πŸ΄σ §σ ’󠁳󠁣󠁴󠁿 Monday 10th June 2024 🌧️ 5C ~ NE @ 15MPH ~ While everyone else headed back east yesterday evening, Dazza and I stayed over on Sunday night with plans for a leisurely journey home today, pausing at a few places along the way. Unfortunately, the weather had other plans, resulting in a thoroughly dreich day. Despite the uncertainties, we resolved to venture up to Cairngorm, specifically aiming for the lower car park where some of our group had a brief but successful visit on Saturday evening, spotting Ring Ouzel and Wheatear.

A very wet Ring Ouzel at Cairngorm Lower Carpark

During a brief break in the heavy rain, we quickly toured the car park and nearby areas. To our delight, we spotted both Ring Ouzel and Wheatear before heading home.

A few of the Bee-eaters at Belhelvie, Aberdeenshire on Tuesday morning.

For Monday's subnote: While we were in Speyside, a report came through about 8 Bee-eaters spotted back in Aberdeenshire. Although my attempt failed to see them briefly on Monday evening after we returned, I am pleased to report that I managed to observe them early Tuesday morning! 

A few More Images of the Weekend...

Pied Flycatcher

Spotted Flycatcher


Red Deer

Some of the group at Findhorn Valley

White-tailed Eagle

Female Goldeneye

Saturday, June 08, 2024

πŸ“– 🏴󠁧󠁒󠁳󠁣󠁴󠁿 Aviemore Weekend Pt2 ~ June 8th 2024

🏴󠁧󠁒󠁳󠁣󠁴󠁿 Saturday 8th June 2024 🌦️ 10C ~ NE @ 15MPH ~ The unseasonably cold temperatures resulted in a fresh layer of snow over the Cairngorms on Saturday morning. Additionally, the strong, chilly winds and regular rain showers suggested that the weekend weather might not be as favourable as initially anticipated. Nevertheless, these concerns were unwarranted, as the weekend turned out to be an exceptionally good one.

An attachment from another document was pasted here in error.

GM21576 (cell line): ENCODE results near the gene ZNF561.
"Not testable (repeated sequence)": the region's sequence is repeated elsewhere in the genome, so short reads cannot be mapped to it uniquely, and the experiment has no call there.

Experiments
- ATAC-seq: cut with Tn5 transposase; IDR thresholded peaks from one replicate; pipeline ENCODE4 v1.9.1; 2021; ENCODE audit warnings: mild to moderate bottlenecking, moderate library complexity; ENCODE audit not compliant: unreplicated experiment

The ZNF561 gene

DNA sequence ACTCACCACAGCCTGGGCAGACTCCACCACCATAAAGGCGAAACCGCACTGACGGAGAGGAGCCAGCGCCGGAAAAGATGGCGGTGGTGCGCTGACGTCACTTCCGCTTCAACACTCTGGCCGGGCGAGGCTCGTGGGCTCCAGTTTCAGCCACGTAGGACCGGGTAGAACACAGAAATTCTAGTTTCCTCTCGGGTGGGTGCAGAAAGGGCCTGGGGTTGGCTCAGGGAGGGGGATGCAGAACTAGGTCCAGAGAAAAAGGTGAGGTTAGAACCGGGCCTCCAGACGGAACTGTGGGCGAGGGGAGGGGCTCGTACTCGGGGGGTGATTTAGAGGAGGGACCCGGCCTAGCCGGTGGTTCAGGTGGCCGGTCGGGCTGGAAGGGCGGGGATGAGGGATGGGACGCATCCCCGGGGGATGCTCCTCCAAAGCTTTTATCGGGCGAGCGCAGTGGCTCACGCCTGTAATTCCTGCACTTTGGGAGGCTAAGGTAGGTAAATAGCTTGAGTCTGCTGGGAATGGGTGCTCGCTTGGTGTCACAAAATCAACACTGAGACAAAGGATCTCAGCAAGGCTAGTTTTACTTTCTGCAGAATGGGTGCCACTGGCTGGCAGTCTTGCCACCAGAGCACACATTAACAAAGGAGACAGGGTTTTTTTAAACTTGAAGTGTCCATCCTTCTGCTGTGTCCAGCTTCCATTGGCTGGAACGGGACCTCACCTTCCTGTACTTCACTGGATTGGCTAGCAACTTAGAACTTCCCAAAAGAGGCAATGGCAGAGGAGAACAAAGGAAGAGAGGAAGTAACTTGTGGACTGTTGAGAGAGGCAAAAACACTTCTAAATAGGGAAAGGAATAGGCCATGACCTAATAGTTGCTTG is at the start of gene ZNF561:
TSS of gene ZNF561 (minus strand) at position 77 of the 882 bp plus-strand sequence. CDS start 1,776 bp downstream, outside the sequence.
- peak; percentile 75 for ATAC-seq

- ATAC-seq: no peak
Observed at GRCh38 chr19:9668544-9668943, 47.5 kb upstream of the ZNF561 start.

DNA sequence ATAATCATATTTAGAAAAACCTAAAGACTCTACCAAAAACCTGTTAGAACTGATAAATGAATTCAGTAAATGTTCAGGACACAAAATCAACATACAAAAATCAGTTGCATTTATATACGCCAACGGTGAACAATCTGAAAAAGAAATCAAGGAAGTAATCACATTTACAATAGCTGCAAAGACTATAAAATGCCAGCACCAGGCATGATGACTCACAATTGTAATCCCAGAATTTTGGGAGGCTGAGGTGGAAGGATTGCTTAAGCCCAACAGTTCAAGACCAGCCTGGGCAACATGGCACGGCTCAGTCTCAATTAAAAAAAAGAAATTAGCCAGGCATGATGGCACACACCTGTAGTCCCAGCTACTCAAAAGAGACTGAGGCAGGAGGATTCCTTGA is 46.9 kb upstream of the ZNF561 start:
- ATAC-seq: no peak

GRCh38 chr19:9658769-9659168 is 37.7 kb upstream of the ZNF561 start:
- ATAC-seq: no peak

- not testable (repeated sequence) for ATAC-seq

Our meeting commenced at Craigellachie NNR in Aviemore, a site historically known for sightings of Pied Flycatchers and Wood Warblers. Early attendees, including myself, were fortunate to observe a pair of Ospreys gliding above the treetops. Due to the large turnout, we opted to divide into two groups; one guided by Craig Gordon and myself, and the other by David Leslie and his father Rob. We planned to reconvene at the car park for coffee. 

One of four Spotted Flycatchers seen during our walk at Craigellachie NNR.

An enjoyable walk featured a fine selection of woodland species, notably Tree Pipit, Pied Flycatcher, Spotted Flycatcher, and Willow Warbler. Unfortunately, we never managed any Wood Warblers, locally scarce here this year according to local birders but a good start nonetheless.

A smart-looking Common Redstart at Loch Mallachie.

Following our visit to Craigellachie, we continued in two groups car-sharing and set out to explore additional sites around Speyside. Our group started at Loch Mallachie, embarking on the Two Lochs Walk, a circular trail originating from the car park. While the Crested Tit was our primary bird of interest, the initial highlight was a male Redstart, which put on an impressive display, often singing and occasionally accompanied by a female. Other highlights included Tree Pipit, Crossbill and yes Crested Tit, with two sightings during our walk.

Our group just after lunch at Loch Mallachie

After lunch, we made our way to the Loch Garten visitor centre for a short visit. There, the group were delighted to observe an Osprey near its nest, along with Siskin, Coal Tit, Chaffinch, Great Spotted Woodpecker, and Red Squirrel. A brief drive took us to the Roadside Pools at Boat of Garten, where the Slavonian Grebe was our main point of interest. Everyone enjoyed excellent scoped views, and we also spotted Wigeon, Little Grebe, Shoveler, Oystercatcher, and Redshank. In the nearby fields, young Mistle Thrushes and Hares were seen, with numerous Swifts and Hirundines gracefully skimming and catching flies.

Red Squirrel at Loch Garten

The day concluded at Loch Morlich, where once again, Swifts, House Martins, and Sand Martins were seen swooping low over the water. A notable observation was a Red-throated Diver in its striking summer plumage. 

Berlinda received her award for spotting the 1st Crested Tit.

The whole group at dinner in Aviemore